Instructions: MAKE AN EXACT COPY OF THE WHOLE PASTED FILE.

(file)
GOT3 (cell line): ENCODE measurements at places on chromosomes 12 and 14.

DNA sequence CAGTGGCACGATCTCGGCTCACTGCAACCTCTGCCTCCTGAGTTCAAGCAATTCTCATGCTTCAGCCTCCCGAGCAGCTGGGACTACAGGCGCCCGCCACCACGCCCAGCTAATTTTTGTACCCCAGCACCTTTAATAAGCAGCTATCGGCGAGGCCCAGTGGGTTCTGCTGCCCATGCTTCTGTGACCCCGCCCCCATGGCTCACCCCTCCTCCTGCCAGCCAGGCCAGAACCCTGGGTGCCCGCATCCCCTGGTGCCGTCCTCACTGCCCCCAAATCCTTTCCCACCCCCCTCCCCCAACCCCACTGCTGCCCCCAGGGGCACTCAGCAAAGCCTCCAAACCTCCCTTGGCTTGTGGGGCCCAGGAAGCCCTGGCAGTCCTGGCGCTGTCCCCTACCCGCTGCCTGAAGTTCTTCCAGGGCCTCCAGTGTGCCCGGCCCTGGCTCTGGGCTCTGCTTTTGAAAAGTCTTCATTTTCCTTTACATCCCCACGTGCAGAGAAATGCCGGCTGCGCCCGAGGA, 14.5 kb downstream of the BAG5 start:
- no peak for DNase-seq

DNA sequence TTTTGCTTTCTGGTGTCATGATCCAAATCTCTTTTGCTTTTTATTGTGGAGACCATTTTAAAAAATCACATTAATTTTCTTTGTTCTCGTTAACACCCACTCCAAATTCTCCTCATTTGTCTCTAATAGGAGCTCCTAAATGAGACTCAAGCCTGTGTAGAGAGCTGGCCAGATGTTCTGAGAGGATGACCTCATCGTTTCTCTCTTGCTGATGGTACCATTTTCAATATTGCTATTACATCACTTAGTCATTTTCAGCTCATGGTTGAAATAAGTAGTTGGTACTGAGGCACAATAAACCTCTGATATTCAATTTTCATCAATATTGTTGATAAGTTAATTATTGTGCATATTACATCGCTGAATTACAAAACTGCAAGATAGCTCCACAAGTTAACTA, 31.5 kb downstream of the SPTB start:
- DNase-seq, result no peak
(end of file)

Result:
GOT3 (cell line): ENCODE measurements at places on chromosomes 12 and 14.

DNA sequence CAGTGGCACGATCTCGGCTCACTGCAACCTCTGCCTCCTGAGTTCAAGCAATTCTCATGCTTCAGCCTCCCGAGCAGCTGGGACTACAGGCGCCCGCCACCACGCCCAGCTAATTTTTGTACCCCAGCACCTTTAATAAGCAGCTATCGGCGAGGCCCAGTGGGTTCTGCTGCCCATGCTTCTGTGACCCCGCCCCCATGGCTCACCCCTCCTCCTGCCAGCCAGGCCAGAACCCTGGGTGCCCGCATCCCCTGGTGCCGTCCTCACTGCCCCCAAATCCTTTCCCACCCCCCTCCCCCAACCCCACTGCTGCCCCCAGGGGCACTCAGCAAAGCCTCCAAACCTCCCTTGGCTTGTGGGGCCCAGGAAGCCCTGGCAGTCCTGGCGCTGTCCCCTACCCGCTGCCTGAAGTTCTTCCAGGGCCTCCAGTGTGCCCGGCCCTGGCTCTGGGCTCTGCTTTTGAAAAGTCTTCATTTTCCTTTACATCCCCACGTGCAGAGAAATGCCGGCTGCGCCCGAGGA, 14.5 kb downstream of the BAG5 start:
- no peak for DNase-seq

DNA sequence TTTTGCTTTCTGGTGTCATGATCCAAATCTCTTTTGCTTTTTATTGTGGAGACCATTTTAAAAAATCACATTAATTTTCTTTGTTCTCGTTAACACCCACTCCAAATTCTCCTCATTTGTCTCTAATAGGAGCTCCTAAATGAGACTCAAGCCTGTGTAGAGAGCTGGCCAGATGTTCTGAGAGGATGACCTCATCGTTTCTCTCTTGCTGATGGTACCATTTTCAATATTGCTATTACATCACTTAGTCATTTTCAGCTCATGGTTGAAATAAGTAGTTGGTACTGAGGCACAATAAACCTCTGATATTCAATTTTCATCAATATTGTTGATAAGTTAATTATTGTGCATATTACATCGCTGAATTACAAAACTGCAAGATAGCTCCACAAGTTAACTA, 31.5 kb downstream of the SPTB start:
- DNase-seq, result no peak